When J.R. was born, it was a very stressful and confusing time with doctors everywhere and asking all types of questions that I did not have the answers to. The doctors at the hospital had not seen this before. We went through genetic counseling and tried to figure out what happened while I was pregnant with J.R. but there was no answer. The geneticist just said, "Sometimes things just happen." Although I may be hard on myself to this day, there was nothing I did to cause this. So we just went along with our lives and the Children's Hospital of Kansas City had become our second home for a year, going to the many doctor's appointments every few weeks; all while driving the 5 hour round-trip drive from Wichita, KS. Finally, the Air Force gave us the opportunity to move to a base that had a children's hospital within an hour's drive, much better than 5 hours.
So fast forward to moving to New Jersey and being seen at Children's Hospital of Philadelphia (CHOP). With my research, I realized CHOP was great! CHOP had won many awards and I talked to many people that had great experiences there. So we started seeing an audiologist, whom I adore. She told us about a Bone Anchored Hearing Aid (BAHA) that J.R. could wear on a softband and it would help him hear. My husband and I were thrilled and could not wait to try this out. First, we were able to use a BAHA as a loan while we went through our insurance to try to get it covered. Then we were fortunate enough that our insurance did, in fact, cover the BAHA and an accessory called the mini mic.
Fast forward to age 3. J.R. has been doing wonderful with his BAHA and wears it every day after a few years of fighting to have him keep it on. It is now just an everyday thing he wears. J.R. is currently in a preschool classroom at his daycare that has about 12 kids. His teacher wears the mini mic that allows her to talk into it and it goes directly into the BAHA. However, there are limitations. When J.R. is in the classroom, there cannot be any background music playing because it can distract and keep J.R. from hearing what is going on in the classroom. At circle time, J.R. has to sit in a certain position where the teacher is to the left of him, so he can hear her out of his left ear. Although he has these limitations, J.R. loves and excels in school. However, next year he will be going to a new school and with more kids, which means more limitations and obstacles to jump through. My biggest fear is J.R. being bullied or not be able to make new friends because of his ear. Kids these days are harsh.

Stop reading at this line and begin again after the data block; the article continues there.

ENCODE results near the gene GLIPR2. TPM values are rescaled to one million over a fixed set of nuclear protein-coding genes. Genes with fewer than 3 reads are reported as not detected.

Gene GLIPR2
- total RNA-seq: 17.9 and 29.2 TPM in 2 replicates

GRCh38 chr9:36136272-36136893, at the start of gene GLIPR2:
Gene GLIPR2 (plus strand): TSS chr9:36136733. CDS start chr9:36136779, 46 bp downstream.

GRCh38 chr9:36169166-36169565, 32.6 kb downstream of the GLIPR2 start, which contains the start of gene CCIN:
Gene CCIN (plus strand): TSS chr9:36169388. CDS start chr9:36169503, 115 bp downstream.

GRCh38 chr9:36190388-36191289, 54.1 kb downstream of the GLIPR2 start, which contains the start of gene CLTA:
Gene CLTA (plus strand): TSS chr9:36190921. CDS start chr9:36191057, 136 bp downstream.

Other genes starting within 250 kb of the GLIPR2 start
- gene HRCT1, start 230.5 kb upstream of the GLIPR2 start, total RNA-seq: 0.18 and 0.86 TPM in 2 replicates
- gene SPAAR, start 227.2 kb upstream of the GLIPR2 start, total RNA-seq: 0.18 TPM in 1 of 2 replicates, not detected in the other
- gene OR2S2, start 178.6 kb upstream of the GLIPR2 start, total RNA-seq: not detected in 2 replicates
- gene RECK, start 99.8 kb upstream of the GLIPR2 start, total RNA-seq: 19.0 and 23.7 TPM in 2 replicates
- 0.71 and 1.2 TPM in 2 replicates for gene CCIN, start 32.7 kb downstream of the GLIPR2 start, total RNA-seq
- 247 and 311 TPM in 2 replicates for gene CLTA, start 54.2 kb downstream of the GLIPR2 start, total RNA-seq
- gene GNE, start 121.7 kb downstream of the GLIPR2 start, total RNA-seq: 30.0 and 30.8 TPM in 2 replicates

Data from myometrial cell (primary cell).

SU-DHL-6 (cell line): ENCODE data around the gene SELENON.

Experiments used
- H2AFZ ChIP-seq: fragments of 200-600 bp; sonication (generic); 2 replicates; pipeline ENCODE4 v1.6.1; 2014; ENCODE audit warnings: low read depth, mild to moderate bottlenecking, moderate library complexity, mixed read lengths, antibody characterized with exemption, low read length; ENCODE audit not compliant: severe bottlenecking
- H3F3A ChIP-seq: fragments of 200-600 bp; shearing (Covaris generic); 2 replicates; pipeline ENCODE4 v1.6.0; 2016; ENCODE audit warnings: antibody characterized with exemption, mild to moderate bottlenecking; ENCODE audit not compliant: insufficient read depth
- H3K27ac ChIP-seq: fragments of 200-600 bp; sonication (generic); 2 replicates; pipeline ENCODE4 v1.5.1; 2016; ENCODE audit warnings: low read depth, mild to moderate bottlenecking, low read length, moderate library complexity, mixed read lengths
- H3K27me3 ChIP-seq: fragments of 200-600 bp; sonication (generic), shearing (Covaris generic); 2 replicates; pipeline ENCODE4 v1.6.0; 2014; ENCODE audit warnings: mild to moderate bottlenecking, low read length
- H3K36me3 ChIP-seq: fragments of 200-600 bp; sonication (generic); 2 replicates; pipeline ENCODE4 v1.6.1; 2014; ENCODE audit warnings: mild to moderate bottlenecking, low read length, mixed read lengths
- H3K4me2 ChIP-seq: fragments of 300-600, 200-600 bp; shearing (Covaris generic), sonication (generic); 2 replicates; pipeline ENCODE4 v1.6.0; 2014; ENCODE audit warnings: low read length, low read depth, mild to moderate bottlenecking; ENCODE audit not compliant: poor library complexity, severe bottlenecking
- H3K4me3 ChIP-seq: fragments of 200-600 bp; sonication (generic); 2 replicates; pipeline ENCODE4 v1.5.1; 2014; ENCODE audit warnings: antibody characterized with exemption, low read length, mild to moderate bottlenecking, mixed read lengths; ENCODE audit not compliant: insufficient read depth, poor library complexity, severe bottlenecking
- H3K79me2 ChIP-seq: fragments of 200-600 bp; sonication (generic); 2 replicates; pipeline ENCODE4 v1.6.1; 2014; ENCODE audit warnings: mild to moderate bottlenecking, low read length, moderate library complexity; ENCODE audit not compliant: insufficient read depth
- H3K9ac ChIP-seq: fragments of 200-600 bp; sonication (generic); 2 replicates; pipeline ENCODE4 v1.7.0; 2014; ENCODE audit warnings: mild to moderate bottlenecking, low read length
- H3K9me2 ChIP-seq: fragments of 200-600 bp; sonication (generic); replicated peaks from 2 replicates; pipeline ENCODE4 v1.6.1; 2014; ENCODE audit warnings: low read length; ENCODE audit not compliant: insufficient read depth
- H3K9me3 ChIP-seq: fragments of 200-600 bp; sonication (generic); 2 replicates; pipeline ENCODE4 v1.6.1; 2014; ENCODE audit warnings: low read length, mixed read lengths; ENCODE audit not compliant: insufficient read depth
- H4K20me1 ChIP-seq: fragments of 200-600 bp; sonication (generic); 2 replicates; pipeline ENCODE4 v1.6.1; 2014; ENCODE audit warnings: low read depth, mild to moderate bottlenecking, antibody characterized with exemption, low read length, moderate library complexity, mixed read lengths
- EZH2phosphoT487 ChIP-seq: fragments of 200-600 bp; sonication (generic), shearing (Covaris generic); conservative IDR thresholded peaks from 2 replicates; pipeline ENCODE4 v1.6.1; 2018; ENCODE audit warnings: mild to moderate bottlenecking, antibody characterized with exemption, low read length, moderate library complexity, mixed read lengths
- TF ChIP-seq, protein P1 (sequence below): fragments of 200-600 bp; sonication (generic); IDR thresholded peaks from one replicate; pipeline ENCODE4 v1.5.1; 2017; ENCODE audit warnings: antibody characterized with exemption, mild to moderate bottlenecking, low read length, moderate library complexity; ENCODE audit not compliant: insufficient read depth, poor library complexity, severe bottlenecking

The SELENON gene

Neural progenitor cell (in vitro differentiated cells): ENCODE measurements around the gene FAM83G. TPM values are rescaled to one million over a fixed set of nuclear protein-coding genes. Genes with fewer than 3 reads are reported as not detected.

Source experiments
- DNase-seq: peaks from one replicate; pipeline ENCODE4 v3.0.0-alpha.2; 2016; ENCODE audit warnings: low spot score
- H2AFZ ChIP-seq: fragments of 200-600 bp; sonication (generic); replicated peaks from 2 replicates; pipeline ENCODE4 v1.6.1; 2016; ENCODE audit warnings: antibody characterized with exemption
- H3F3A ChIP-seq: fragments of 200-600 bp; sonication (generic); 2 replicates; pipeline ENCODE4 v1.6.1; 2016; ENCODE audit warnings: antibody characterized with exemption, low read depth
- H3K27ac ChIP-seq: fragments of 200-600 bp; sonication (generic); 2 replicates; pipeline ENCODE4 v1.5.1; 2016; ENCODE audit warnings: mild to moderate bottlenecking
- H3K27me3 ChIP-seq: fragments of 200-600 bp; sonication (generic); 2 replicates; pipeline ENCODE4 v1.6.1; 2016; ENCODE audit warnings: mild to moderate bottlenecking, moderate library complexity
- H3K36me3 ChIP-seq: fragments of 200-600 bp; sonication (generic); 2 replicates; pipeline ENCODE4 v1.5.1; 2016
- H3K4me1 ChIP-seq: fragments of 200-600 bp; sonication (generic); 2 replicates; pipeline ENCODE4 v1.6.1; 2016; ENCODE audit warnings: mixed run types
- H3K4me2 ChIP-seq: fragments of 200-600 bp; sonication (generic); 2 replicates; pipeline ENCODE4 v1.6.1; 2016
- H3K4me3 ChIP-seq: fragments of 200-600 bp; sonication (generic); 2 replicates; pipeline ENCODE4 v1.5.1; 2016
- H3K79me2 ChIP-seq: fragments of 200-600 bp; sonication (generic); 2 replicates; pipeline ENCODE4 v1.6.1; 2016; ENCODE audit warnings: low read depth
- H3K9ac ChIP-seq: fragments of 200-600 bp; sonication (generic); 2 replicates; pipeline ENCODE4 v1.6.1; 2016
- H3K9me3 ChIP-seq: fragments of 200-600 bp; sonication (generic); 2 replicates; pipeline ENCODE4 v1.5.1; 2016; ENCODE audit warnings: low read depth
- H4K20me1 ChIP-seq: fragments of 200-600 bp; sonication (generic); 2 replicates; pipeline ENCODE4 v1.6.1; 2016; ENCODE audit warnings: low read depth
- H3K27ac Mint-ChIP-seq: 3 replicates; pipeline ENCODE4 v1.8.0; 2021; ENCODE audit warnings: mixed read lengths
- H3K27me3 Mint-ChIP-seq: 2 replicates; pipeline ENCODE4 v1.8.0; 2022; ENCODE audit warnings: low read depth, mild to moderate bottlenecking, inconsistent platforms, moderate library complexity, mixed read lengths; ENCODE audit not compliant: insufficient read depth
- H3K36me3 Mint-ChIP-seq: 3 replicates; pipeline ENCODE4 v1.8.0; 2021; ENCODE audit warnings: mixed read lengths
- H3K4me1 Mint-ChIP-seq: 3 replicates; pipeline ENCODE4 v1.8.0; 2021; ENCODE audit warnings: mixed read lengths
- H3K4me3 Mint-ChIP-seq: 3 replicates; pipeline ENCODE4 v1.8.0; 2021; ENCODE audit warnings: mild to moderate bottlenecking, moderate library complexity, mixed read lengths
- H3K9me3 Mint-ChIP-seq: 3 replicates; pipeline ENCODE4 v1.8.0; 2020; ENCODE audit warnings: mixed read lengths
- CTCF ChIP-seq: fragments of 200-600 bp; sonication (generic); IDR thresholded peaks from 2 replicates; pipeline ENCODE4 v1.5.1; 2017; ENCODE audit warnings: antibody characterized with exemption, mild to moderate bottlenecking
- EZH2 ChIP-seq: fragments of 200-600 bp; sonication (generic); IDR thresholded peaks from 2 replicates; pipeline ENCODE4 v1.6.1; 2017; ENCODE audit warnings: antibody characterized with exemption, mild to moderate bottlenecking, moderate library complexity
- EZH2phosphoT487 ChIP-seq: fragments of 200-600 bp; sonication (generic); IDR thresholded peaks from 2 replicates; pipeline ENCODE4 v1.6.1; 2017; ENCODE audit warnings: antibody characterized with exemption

That brings us to our next adventure. Surgery. A few months ago J.R. was looking in the mirror in the bathroom and he says, "Mommy, when will I have an ear like the other one. This ear (pointing to the little ear) is my bad ear." Tears started coming to my eyes. I knew this moment was coming, I just didn't think it was going to be so soon. First, I asked who said he had a bad ear, because we never said that. Second, I told him that when he is a little older we can go to the doctor to have his little ear made to be big like the left one. My heart was broken and I knew I needed to start going harder on my research to find answers about the ear reconstruction for Microtia ears. We saw a plastic surgeon in KC that didn't give us much information on what to expect for surgery for his ear. Then, when we moved to NJ we saw two more surgeons. One surgeon did not even do the type of surgery needed for his ear and the other was more of a general surgeon who would not even give us a number of surgeries he has done like J.R. The only information we knew was that he studying with a doctor in CA in 2015, where he learned about Microtia.
I am part of a support group for Microtia Atresia, called Ear Community and on there I learned about a doctor in California, named Dr. Sheryl Lewin. She has been doing Microtia surgeries for 12 years and counting. And through those 12 years, she has developed and perfected her work. Today, she has designed her own type of material that she puts under the skin flap when she does the surgery and it is custom to every patient. She calls it the "Lewin Ear." The surgery is called Porous Implant Ear Reconstruction (PIER). It is a customized porous polyethylene implant that is designed and carved to match the patient's normal ear during the operation.
Most of the time this is a one-step surgery, but because J.R. has a higher grade Microtia, his will be a two-step. One surgery to start the main frame of the ear and the other will be six months later to finish and perfect the ear. Dr. Lewin's work is amazing and I was able to meet some of her patients in person and you could not tell a difference between the normal ear and the Microtia ear after the surgery.
J.R. will need another surgery down the road when he turns 5, which will be to implant his BAHA which will allow him to wear the BAHA through an abutment without the softband, meaning better hearing. But, right now the focus is to get the outer ear reconstruction completed. One step at a time.
Thank you for reading J.R.'s story. I hope that my story allows other parents of Microtia kids to know that they are not alone in this adventure we call life. And if they need anything they can reach out to those who have walked in their shoes.